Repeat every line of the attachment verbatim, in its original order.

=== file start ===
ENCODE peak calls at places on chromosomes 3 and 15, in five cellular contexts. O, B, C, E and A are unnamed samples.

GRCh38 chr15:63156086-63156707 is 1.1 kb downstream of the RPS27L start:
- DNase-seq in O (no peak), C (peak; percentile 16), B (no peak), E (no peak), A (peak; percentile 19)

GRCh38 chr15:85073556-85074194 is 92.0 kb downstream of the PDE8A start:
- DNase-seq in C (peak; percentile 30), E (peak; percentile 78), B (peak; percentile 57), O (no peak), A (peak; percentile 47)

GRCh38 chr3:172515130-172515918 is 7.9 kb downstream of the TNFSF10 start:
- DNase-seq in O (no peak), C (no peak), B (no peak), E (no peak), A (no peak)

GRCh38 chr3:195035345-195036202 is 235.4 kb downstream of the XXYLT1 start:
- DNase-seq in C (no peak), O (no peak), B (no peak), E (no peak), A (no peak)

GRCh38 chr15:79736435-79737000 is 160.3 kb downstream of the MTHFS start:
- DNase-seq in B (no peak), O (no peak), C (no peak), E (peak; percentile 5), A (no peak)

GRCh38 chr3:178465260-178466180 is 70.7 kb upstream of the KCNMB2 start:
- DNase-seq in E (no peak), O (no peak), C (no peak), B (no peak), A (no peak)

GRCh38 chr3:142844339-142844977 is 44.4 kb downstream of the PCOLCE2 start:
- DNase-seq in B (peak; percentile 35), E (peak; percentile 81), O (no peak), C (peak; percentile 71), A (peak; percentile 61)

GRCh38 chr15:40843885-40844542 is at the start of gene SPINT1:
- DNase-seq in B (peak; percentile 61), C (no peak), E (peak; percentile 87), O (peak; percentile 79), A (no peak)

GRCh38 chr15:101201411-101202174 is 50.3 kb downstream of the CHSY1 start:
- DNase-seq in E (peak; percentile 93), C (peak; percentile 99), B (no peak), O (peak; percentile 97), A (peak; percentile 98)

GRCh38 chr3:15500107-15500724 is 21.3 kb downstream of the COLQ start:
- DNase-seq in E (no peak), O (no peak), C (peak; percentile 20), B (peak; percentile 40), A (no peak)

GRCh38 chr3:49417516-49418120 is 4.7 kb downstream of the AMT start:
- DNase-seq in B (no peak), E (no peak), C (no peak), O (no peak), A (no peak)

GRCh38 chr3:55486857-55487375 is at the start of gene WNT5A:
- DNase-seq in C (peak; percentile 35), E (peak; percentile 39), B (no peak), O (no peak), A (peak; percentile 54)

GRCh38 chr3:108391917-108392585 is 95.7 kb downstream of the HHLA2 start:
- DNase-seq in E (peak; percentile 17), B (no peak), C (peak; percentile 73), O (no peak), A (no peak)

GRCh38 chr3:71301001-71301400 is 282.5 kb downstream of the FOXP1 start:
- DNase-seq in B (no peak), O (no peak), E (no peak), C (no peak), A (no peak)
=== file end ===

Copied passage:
ENCODE peak calls at places on chromosomes 3 and 15, in five cellular contexts. O, B, C, E and A are unnamed samples.

GRCh38 chr15:63156086-63156707 is 1.1 kb downstream of the RPS27L start:
- DNase-seq in O (no peak), C (peak; percentile 16), B (no peak), E (no peak), A (peak; percentile 19)

GRCh38 chr15:85073556-85074194 is 92.0 kb downstream of the PDE8A start:
- DNase-seq in C (peak; percentile 30), E (peak; percentile 78), B (peak; percentile 57), O (no peak), A (peak; percentile 47)

GRCh38 chr3:172515130-172515918 is 7.9 kb downstream of the TNFSF10 start:
- DNase-seq in O (no peak), C (no peak), B (no peak), E (no peak), A (no peak)

GRCh38 chr3:195035345-195036202 is 235.4 kb downstream of the XXYLT1 start:
- DNase-seq in C (no peak), O (no peak), B (no peak), E (no peak), A (no peak)

GRCh38 chr15:79736435-79737000 is 160.3 kb downstream of the MTHFS start:
- DNase-seq in B (no peak), O (no peak), C (no peak), E (peak; percentile 5), A (no peak)

GRCh38 chr3:178465260-178466180 is 70.7 kb upstream of the KCNMB2 start:
- DNase-seq in E (no peak), O (no peak), C (no peak), B (no peak), A (no peak)

GRCh38 chr3:142844339-142844977 is 44.4 kb downstream of the PCOLCE2 start:
- DNase-seq in B (peak; percentile 35), E (peak; percentile 81), O (no peak), C (peak; percentile 71), A (peak; percentile 61)

GRCh38 chr15:40843885-40844542 is at the start of gene SPINT1:
- DNase-seq in B (peak; percentile 61), C (no peak), E (peak; percentile 87), O (peak; percentile 79), A (no peak)

GRCh38 chr15:101201411-101202174 is 50.3 kb downstream of the CHSY1 start:
- DNase-seq in E (peak; percentile 93), C (peak; percentile 99), B (no peak), O (peak; percentile 97), A (peak; percentile 98)

GRCh38 chr3:15500107-15500724 is 21.3 kb downstream of the COLQ start:
- DNase-seq in E (no peak), O (no peak), C (peak; percentile 20), B (peak; percentile 40), A (no peak)

GRCh38 chr3:49417516-49418120 is 4.7 kb downstream of the AMT start:
- DNase-seq in B (no peak), E (no peak), C (no peak), O (no peak), A (no peak)

GRCh38 chr3:55486857-55487375 is at the start of gene WNT5A:
- DNase-seq in C (peak; percentile 35), E (peak; percentile 39), B (no peak), O (no peak), A (peak; percentile 54)

GRCh38 chr3:108391917-108392585 is 95.7 kb downstream of the HHLA2 start:
- DNase-seq in E (peak; percentile 17), B (no peak), C (peak; percentile 73), O (no peak), A (no peak)

GRCh38 chr3:71301001-71301400 is 282.5 kb downstream of the FOXP1 start:
- DNase-seq in B (no peak), O (no peak), E (no peak), C (no peak), A (no peak)